With ICM we require chemistry to protect and work with genetics – Arable Farming – Darryl Shailes
Spring is around the corner and it is very noticeable that winter cereals and grass are greening up, but that is not surprising when we look at how warm the...
We are seeing daffodils and snowdrops coming through in the garden and the odd battle between cock pheasants show us they have got their mind on spring activities too.
I have just been over to the International Institute of Sugar Beet Research Biennial Congress in Brussels, thanks to a kind invite from Pam Chambers of UPL.
It was two days of the world leading authorities in sugar beet research presenting their latest findings on how we can continue to grow and profit from sugar beet in the coming few years.
The presenters had travelled from all over the world and I always admire how scientists from such a huge range of different countries can deliver their sometimes very technical messages in English. Luckily, they speak French, German, Dutch and English in the bars, so there was always someone able to order a beer.
The thrust of the conference, certainly from the European presenters, was how we can continue to grow profitable sugar beet with less chemical intervention due the political pressures being placed on member countries to reduce their reliance on pesticides, but also with the long-term effects of climate change and increasingly unpredictable weather.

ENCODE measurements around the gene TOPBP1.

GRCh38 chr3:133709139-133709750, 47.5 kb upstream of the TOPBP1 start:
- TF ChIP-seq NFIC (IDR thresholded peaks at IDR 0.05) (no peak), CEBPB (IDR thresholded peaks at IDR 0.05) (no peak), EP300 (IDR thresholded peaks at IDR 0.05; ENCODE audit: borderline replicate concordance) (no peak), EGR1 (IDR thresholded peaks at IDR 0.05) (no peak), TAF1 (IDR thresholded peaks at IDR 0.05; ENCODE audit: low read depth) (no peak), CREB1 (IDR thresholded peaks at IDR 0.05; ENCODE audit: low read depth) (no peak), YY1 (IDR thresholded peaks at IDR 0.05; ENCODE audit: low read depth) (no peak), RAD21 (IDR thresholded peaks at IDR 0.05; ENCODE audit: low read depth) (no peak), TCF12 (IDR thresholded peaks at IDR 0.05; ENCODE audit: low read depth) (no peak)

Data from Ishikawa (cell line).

The presenters from the US were also having problems with pesticides. This was not so much from a legislation point of view, but from lack of efficacy due to resistance to many actives, especially with cercospora beticola in the Red River Valley, where they are having to spray four or five times and are still sometimes losing the battle.
There was also lots of discussion and presentations based on integrated crop management (ICM).
The European Parliament has put this forward as part of the Green Deal, with member states obliged to demonstrate how they are implementing their ICM strategies.
ICM and IPM (integrated pest management) has been around and, I believe, practiced by farmers and agronomists for many years.
But being able to, and having to, demonstrate how these practices are being implemented is bringing another aspect to something that should be part of good agricultural practice.
There was talk of computer-based prediction models and thresholds to more accurately target pesticides, and more trait-based sugar beet breeding to reduce the amount of pesticides being used.
The scientists from the US were able to discuss CRISPR-Cas 9 to look at the genes on the resistant strains of cercospora beticola, while the European-based breeders were obliged to use more conventional breeding strategies.
All have their place and some excellent varieties more tolerant of cercospora will be available soon where they are needed.
What they were all stressing, though, was the need for ICM. We require chemistry to protect and work with genetics. Neither should be regarded as the sole answer because, as we know, nature has a way of breaking things down and over time becoming resistant where over-reliance on one strategy is practiced.
Next week is back to the day job, inspecting potato seed and checking what we need to treat or not and going through the plans once again to ensure we have the correct potato cyst nematode-resistant varieties in the correct fields.
This is a huge part of potato growing in the UK, and the managing of varieties around the farm to counter the effect of globodera rostochiensis and globodera pallida is one of the great ICM strategies that is becoming much more common on UK potato farms.